When you’re Oregon’s oldest craft brewery, I think that folks naturally have high expectations for you. Such is the case for me, at any rate, with Bridgeport Brewing Company. I’ve been drinking their beers for decades now, and I’ve always been impressed with them. In 2009 the brewery was ranked 47th largest in the country with production around 100,000 barrels a year.
One of the beers I’ve heard a lot about has been their Hop Harvest Ale, though until recently I had never seen it. The label says the hops used go from field to brew kettle in an hour, a practice that a number of breweries are using these days for specialty “fresh hop” brews. Bridgeport claims they used 400 pounds of hops for their 2010 release of Hop Harvest Ale, for 2011 they have upped the ante to 625 pounds.
Bridgeport used Centennials as the variety for the 2011. The beer was first released in mid-September of 2011, though I didn’t see it until November here in the Atlanta area. I popped a bottle back then and I’m on a second in early April of 2012. One would expect that a beer of this caliber would hold up nicely over a span of six months, and one would be correct.
Bridgeport Hop Harvest 2011 pours to a hazy straw color with a thick creamy head of tightly packed bubbles and an herbal aromatic hop nose. A sip reveals fresh bread malt laced with chewy caramel followed in short order by the hops. The beer is infused with hop aroma: herbal, grassy, citric hop aroma and flavor that calls forth impressions of lemon grass. Notes of toasted oak lie beneath, followed by an increasingly bitter hop crescendo that crashes with a long dry finish.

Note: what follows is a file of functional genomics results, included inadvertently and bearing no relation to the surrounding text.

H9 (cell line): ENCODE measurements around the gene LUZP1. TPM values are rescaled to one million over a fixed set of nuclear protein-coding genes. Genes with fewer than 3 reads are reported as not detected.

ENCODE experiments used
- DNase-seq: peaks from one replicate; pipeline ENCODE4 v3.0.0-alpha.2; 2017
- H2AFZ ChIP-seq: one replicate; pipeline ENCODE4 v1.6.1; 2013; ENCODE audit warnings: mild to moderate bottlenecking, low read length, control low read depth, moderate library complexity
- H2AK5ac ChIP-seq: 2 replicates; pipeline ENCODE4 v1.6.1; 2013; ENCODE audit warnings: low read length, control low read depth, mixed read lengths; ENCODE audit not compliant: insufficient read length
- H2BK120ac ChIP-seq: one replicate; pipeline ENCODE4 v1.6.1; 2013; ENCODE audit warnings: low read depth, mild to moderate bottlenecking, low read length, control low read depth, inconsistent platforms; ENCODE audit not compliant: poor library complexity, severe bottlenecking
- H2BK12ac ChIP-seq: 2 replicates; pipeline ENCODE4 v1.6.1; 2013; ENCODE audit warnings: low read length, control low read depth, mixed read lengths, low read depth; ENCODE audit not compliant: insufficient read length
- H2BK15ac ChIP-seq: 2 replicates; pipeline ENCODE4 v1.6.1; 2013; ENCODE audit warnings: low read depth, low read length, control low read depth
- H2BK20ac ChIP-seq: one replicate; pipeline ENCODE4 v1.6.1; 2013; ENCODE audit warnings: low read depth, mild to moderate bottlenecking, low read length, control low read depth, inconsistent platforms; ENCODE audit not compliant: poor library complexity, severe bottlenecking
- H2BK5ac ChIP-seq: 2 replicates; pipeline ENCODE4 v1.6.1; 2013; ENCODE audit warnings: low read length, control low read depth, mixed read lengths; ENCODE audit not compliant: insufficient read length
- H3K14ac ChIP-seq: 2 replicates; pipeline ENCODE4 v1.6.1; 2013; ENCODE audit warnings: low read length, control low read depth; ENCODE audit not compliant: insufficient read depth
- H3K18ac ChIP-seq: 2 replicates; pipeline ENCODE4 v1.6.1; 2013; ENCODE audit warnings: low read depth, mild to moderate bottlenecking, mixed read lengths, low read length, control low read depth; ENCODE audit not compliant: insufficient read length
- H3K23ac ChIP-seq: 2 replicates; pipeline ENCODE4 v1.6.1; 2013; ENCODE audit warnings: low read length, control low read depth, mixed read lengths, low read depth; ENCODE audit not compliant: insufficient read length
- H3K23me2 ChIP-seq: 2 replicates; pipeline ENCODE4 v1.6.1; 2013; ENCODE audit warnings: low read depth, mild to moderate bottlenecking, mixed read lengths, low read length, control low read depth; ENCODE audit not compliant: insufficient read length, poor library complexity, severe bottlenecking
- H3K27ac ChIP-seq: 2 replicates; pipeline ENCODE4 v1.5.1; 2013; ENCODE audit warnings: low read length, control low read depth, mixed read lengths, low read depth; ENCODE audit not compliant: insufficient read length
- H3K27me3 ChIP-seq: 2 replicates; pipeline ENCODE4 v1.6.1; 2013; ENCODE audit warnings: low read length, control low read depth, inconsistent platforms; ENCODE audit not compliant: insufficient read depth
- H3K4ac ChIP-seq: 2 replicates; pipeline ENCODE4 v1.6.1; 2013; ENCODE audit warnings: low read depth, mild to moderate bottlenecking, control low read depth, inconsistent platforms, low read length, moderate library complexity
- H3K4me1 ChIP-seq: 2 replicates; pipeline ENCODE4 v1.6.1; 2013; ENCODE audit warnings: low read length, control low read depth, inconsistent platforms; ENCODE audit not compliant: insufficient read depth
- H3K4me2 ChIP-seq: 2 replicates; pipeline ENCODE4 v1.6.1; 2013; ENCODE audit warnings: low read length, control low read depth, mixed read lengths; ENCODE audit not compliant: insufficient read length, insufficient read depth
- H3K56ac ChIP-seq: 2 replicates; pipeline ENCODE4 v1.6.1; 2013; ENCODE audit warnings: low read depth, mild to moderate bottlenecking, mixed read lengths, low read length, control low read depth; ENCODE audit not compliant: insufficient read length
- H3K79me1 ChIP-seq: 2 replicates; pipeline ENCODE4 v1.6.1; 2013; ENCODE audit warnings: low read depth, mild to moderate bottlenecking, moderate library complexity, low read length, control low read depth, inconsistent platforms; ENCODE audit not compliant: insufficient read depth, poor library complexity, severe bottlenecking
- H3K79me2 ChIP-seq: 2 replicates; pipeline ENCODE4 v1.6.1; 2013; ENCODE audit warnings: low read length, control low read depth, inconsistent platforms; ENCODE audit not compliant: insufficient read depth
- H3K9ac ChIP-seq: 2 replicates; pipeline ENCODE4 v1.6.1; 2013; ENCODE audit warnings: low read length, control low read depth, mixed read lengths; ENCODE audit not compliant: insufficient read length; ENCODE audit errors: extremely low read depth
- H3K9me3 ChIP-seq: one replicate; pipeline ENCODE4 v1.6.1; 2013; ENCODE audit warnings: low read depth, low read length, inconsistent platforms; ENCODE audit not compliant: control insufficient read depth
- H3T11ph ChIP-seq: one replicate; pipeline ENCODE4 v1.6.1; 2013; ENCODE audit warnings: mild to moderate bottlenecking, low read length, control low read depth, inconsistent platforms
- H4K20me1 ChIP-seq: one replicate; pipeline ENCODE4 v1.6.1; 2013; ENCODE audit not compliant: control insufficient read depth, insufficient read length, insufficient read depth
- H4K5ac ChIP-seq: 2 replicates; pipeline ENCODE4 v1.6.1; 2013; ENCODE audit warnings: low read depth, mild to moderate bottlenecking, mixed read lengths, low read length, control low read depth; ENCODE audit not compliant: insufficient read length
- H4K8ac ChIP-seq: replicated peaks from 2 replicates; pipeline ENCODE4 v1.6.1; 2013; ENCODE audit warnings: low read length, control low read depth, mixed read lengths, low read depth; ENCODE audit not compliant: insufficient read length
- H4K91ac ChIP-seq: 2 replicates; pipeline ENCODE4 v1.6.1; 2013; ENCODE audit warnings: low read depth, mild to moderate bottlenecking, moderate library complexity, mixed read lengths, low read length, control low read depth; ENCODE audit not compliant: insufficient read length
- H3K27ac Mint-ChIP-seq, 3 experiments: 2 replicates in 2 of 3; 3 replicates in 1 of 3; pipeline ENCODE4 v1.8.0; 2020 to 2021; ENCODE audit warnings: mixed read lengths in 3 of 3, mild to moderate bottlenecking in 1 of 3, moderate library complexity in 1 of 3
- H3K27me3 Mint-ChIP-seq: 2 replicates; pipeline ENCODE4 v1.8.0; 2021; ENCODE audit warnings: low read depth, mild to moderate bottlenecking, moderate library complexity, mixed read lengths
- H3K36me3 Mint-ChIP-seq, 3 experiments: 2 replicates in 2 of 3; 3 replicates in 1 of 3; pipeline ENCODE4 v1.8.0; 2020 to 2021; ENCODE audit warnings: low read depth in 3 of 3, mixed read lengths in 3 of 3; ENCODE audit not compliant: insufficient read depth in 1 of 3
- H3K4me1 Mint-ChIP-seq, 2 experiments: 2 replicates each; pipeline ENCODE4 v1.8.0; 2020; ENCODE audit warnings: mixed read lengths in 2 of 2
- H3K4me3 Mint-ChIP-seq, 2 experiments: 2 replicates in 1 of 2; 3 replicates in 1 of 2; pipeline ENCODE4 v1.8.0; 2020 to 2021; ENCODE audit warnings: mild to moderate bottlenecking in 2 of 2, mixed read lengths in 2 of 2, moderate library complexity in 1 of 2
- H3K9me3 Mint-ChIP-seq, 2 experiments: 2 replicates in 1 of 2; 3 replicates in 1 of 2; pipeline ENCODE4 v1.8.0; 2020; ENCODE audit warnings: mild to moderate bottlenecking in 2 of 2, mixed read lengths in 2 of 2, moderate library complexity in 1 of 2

The label calls this “triple hopped imperial style”, though I think that it isn’t quite that big a beer. Still, it’s an impressively hopped American India Pale Ale brewed with a single variety of fresh hops, and about right for that style in strength at 6.56% by volume. It’s a bit different than Bridgeport IPA, and not as big as my beloved Hop Czar Imperial IPA. A good buy, too, at just $5.98 for the bomber bottle, perhaps a bit higher than Bridgeport beers usually run, but not bad at all by today’s standards.
And remember, try a new beer today, and drink outside the box.
*Pricing data accurate at time of review or latest update. For reference only, based on actual price paid by reviewer.